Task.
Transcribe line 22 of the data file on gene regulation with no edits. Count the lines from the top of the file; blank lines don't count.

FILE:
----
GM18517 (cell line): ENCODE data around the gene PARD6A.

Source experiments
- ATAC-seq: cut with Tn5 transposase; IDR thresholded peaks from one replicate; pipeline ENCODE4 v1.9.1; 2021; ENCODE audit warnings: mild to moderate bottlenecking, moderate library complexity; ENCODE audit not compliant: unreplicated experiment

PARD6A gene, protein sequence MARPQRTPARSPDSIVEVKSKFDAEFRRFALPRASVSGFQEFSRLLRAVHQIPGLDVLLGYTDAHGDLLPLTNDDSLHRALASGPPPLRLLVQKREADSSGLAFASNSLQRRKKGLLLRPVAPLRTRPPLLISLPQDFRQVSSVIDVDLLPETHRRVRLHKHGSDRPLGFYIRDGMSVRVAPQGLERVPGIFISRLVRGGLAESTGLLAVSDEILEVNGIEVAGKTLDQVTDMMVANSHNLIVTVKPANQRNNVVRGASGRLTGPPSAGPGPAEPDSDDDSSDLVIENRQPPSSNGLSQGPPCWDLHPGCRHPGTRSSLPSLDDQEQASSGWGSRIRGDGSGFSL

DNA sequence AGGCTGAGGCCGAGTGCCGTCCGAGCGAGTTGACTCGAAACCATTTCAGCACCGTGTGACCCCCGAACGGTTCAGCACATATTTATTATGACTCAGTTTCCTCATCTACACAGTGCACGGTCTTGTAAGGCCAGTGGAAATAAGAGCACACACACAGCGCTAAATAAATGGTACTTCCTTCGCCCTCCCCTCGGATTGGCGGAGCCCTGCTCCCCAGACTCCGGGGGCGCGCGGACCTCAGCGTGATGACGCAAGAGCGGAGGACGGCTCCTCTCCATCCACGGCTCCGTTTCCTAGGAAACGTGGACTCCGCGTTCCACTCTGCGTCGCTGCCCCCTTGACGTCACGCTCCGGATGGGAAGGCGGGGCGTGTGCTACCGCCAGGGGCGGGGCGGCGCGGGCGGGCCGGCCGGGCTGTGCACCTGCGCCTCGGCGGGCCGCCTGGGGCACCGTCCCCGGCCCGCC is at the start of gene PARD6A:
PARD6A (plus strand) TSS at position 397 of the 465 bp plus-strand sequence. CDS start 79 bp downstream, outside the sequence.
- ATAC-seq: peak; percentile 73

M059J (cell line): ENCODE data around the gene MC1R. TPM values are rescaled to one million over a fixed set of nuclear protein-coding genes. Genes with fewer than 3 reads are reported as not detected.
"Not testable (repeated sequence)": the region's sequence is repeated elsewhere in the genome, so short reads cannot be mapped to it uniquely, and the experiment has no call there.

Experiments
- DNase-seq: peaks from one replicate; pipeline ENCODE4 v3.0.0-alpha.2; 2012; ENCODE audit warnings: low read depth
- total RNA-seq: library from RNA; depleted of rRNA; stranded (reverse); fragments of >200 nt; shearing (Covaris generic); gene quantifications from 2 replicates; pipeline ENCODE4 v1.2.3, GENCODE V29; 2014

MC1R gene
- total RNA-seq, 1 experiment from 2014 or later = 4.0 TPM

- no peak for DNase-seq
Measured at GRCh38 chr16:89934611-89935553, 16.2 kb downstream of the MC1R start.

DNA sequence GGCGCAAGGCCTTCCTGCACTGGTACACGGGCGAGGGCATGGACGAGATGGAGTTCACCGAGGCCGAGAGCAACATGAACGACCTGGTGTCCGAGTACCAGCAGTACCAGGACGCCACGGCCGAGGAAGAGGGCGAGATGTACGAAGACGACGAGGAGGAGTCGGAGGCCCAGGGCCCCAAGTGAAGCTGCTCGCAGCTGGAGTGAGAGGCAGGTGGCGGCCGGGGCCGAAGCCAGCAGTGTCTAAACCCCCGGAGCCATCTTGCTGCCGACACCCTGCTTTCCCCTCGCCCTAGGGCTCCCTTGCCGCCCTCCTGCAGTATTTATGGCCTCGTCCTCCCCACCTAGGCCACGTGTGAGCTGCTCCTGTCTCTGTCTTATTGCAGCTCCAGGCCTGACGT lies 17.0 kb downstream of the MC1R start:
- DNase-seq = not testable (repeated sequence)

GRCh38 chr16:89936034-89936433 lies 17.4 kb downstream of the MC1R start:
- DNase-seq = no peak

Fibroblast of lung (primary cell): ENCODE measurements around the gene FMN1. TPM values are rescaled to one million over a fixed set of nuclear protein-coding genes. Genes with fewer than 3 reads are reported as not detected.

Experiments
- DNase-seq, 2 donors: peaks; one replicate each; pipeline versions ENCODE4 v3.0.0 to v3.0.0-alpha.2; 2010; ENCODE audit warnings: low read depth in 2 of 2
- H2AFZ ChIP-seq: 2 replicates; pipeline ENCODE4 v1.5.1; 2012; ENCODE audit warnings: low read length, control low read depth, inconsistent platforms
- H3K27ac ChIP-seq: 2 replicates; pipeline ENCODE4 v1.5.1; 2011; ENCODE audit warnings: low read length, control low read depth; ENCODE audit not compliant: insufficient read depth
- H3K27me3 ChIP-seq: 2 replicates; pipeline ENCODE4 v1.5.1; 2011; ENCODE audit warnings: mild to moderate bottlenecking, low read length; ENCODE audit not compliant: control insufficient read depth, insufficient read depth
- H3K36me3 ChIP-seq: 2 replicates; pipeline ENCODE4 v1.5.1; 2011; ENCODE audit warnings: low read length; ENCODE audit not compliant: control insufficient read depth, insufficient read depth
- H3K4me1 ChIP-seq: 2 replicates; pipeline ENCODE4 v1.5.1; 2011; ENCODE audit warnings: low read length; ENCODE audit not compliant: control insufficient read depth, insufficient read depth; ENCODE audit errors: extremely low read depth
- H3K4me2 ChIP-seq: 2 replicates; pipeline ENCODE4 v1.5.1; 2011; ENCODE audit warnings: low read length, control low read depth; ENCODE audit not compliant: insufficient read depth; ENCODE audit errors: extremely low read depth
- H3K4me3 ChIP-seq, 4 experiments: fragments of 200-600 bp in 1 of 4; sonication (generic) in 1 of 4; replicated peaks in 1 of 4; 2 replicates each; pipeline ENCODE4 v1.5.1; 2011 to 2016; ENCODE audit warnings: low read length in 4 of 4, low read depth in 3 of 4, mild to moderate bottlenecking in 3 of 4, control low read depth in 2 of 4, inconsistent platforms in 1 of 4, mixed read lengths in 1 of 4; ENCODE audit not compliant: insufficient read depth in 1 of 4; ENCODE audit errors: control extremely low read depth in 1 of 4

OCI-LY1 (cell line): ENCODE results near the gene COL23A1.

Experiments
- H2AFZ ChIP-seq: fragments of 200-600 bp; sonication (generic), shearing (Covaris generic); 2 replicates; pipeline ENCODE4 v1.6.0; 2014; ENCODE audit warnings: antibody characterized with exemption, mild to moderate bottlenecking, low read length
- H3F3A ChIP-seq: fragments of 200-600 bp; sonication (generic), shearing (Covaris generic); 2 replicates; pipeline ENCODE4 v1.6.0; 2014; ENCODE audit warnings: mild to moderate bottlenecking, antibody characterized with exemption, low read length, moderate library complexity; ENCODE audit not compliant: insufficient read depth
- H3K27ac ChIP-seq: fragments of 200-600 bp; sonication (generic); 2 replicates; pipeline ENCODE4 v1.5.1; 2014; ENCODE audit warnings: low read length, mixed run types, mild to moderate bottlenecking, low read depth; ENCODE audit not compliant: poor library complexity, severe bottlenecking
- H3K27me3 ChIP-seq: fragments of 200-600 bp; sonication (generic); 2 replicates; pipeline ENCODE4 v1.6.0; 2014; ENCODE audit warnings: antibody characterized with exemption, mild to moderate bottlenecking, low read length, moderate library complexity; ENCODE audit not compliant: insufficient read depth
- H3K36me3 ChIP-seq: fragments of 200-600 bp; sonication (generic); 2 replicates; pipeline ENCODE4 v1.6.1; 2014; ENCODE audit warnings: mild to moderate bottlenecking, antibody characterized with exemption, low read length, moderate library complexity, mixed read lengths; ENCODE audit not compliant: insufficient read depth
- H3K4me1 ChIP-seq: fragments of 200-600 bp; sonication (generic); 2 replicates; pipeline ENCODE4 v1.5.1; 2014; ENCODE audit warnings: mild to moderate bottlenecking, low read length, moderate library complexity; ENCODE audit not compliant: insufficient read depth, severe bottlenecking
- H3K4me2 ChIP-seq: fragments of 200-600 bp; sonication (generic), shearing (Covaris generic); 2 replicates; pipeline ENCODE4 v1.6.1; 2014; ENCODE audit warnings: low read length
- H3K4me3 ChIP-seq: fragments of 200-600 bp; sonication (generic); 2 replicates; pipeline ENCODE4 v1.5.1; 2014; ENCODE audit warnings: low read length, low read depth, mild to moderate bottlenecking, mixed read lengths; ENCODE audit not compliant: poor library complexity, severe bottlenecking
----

Experiments